The temperature in Joppa was hovering around 90 degrees, with the heat index climbing into the upper 90s, but that did not stop Brian Miller, of Bel Air, from enjoying a kayak ride down the Gunpowder River from Route 40 to Mariner Point Park.

"There's really no way of beating the heat; it's just how you want to enjoy it," Miller observed as he disembarked from his kayak in a shady spot at Mariner Point.

Many area residents seemed to agree, as Harford County's southern beaches and boating areas stayed busy Sunday with people partaking in all kinds of activities on the water.

The mercury had dipped a little since Saturday, but the National Weather Service still called for heat indexes around 102 degrees for the waterfront areas of Joppatowne and Edgewood.

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For Steve Walsh, of Baltimore, heat is just a fact of life in Central Maryland. He was on the water at Edgewood's Flying Point Park doing a more unusual sport: paddleboarding.

"It's a fun activity; it's peaceful," he said, adding he does not mind the heat.

"It's summer and it's Baltimore, and if you are expecting it to be Maine, you are living in the wrong part of the world," Walsh pointed out.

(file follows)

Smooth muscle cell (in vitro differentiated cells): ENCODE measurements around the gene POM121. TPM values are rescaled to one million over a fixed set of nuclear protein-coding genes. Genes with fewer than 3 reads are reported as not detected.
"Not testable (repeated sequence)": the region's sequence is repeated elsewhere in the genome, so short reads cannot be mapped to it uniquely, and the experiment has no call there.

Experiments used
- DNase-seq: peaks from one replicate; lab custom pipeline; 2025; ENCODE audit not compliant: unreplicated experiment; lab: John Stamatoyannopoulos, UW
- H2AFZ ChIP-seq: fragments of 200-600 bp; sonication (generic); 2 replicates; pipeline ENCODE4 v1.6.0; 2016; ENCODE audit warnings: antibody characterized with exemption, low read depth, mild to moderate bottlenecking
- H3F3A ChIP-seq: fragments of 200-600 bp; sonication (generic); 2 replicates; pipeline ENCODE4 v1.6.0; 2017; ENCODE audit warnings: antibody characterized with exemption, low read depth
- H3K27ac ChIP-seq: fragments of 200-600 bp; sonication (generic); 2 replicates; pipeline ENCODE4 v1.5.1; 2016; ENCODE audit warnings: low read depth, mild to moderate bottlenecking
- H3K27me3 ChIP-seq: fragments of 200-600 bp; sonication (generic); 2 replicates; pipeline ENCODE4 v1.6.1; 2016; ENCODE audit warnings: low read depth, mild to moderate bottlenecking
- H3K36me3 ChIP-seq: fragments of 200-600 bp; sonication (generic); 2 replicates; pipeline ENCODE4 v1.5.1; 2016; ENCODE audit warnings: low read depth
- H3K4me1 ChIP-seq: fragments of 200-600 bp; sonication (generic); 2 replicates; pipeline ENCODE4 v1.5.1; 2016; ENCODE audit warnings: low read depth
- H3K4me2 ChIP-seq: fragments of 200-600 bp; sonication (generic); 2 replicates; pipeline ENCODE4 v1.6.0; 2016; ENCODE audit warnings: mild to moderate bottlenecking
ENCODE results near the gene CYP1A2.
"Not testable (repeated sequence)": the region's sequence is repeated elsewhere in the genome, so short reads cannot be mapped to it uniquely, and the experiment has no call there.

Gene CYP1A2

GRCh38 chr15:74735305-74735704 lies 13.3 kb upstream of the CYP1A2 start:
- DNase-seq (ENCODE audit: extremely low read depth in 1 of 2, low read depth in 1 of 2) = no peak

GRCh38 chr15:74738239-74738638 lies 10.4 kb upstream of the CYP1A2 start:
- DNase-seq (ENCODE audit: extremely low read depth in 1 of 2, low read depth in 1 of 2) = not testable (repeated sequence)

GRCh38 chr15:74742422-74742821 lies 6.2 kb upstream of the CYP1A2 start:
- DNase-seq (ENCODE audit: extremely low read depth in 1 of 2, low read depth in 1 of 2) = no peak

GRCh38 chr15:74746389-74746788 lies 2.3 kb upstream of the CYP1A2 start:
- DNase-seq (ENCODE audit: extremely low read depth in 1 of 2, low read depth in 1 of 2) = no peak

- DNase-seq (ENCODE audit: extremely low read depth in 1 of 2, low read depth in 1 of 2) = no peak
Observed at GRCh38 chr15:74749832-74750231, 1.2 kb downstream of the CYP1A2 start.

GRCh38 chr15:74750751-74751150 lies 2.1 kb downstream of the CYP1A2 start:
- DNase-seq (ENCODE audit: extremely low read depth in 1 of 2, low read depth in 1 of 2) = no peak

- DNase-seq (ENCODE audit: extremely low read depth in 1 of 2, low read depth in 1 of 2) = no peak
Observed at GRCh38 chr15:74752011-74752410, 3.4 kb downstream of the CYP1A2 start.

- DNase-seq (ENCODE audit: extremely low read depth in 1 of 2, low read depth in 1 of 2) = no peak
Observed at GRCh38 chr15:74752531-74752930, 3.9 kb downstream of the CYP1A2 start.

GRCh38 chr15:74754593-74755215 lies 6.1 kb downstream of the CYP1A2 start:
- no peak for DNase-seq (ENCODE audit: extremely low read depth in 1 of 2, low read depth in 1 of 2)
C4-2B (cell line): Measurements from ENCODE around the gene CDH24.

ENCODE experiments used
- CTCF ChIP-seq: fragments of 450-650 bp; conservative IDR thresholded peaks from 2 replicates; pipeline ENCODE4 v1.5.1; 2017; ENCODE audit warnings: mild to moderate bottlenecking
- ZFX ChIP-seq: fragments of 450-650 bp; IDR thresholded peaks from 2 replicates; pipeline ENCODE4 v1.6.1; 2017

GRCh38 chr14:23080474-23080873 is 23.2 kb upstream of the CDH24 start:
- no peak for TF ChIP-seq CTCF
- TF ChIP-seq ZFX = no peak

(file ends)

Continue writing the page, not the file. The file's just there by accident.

He said he lost power for four days after the storm last weekend and does not have central air conditioning, but Walsh seemed to take the heat and outages in stride, noting his neighborhood pool stayed open.

Walsh was also enjoying the trip to Flying Point.

"It's just a nice, calm, pleasant area," he said. "It's nice to catch a bald eagle occasionally."

Walsh had brought his daughter, Hannah, for her first time paddleboarding somewhere besides the ocean.

Unlike her father, she was less fond of the heat.

"He invited me out and I didn't really want to go because it was hot," Hannah Walsh said with a smile, but said she enjoyed the outing.

"It was nice. It's really peaceful," she said. "You can splash yourself if it's getting hot."

The Walshes seemed to be the only paddleboarders out in the mid-afternoon heat, but Flying Point Park was filled with people fishing, boating, jet-skiing and just swimming.

Valerie Dehaven, of Edgewood, was overseeing a group of relatives who were unloading a pair of jet skis.

She said the group comes to the water "every chance we get," and was not especially fazed by the heat.

"The heat doesn't bother me like it would most, but this definitely is a way to beat the heat," Dehaven said about jet-skiing.

"You will definitely get wet on one of these," she said. "This is just our first time out this year with them."

Chuck and Lona Thomas, also of Edgewood, were in their swimsuits on the beach at Flying Point, relaxing with their dog, Cashmere, who was also having fun getting wet.